What will Pagan hospitality look like in the future? Often times we look towards our past for inspiration. Yet what do we see? Gone are the mead halls and warrior bands of old; in ruin lay the civic temples and sacrificial altars; the bruidean are pages in the historical record. And while some part of my psyche as a Pagan and Witch yearns to relight the fires and resurrect the temples and groves of old, I am a person of the modern era.
Throughout the 1930’s, Hoovervilles dotted the landscape of the Willamette Valley, just as they did throughout most of this country. The Great Depression sparked a wave of homelessness throughout the United States, a wave that triggered mass migrations and the proliferation of shantytowns that popped up everywhere from Central Park in New York City to a nine-acre settlement in Seattle on the mudflats of Puget Sound. Hoovervilles were generally tolerated throughout the Depression until the advent of WWII, when an economic resurgence triggered the eradication of the shantytowns. With the demise of the Hoovervilles, homelessness left the public spotlight but it never truly went away, hovering out of sight until the recession of the 1980’s fueled a resurgence of the visibly homeless across America. The historic parallels between the Great Depression and the Great Recession are rather illuminating in terms of understanding the patterns, attitudes, and social tendencies that are at the foundation of modern homelessness.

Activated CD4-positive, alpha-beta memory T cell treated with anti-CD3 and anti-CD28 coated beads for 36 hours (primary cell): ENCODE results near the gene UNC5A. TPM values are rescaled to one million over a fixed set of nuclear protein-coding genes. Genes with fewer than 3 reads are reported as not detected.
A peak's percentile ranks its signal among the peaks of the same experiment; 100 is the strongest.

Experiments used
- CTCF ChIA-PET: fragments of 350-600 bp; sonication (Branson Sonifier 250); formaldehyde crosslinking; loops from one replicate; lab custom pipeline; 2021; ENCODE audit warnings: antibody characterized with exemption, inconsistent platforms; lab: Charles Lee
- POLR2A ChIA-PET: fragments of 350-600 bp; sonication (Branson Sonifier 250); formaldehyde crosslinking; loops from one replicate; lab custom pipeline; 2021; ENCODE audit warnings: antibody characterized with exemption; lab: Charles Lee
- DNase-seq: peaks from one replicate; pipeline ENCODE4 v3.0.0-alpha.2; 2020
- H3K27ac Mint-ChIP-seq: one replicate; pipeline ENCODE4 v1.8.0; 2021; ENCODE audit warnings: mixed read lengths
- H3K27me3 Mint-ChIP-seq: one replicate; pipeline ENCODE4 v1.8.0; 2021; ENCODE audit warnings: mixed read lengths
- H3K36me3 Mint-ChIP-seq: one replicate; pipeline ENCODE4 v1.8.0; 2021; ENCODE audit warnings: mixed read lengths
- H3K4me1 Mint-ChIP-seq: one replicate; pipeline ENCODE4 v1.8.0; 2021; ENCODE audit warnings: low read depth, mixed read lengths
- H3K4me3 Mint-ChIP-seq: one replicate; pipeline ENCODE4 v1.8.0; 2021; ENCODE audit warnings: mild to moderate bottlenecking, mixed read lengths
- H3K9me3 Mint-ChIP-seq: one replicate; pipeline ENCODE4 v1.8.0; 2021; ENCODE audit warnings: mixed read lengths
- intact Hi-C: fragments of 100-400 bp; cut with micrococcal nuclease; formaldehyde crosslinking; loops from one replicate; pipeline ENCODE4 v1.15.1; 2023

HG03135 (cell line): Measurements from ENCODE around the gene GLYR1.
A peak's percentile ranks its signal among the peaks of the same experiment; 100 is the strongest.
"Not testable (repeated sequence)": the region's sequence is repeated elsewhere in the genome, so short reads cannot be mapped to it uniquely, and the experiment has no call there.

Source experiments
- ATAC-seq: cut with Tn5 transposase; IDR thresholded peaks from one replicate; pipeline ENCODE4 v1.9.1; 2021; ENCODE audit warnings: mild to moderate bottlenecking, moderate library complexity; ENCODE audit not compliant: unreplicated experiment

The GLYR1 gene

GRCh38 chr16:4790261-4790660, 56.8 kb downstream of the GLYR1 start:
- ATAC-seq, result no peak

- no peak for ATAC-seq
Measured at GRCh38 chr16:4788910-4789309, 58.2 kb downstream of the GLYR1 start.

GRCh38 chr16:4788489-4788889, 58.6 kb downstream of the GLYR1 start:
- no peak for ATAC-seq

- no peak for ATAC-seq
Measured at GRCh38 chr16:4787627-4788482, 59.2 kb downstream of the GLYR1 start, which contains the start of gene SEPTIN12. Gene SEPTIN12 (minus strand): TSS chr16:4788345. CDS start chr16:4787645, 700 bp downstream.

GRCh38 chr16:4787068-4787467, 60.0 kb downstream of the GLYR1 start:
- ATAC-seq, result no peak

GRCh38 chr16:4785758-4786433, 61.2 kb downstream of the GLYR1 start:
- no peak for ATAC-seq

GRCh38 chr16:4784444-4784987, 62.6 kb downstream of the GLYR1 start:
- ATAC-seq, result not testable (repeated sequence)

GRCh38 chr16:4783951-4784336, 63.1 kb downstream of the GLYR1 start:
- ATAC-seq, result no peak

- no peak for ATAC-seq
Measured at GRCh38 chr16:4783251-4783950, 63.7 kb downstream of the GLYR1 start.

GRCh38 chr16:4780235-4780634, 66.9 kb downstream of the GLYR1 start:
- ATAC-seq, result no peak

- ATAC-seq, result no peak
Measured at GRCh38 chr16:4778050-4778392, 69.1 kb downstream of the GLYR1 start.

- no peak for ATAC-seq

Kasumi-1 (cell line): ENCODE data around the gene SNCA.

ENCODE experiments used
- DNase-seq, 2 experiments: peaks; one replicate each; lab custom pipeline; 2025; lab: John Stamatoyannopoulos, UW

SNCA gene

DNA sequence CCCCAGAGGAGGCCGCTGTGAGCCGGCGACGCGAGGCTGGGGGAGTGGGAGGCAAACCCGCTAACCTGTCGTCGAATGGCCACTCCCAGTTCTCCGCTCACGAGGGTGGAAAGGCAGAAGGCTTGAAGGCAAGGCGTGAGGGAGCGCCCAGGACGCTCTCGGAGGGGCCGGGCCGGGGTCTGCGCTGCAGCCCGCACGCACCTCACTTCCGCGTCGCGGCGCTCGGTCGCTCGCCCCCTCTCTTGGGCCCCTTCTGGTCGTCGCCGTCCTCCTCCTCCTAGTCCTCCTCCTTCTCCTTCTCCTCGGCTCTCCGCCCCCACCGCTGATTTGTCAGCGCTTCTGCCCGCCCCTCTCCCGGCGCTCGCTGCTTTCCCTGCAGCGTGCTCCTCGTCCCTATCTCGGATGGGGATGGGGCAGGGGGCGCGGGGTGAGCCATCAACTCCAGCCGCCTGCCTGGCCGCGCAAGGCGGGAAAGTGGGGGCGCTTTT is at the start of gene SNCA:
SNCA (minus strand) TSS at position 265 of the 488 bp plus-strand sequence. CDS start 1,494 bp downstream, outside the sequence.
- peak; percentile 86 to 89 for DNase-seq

The (in)famous occultist Aleister Crowley once explained his theory on magic, “Magick is the Science and Art of causing Change to occur in conformity with Will,” by noting that the act of writing a book was a magic(k)al act. “It is my Will to inform the World of certain facts within my knowledge. I therefore take “magickal weapons”, pen, ink, and paper; I write “incantations” — these sentences — in the “magickal language” ie, that which is understood by the people I wish to instruct; I call forth “spirits”, such as printers, publishers, booksellers and so forth and constrain them to convey my message to those people. The composition and distribution of this book is thus an act of Magick by which I cause Changes to take place in conformity with my Will.” This has always been the definition of magic I’ve preferred when explaining its practice within modern Pagan religions to the uninitiated. These are exercises of our Will, we see our actions in this world as magical acts that create changes around us.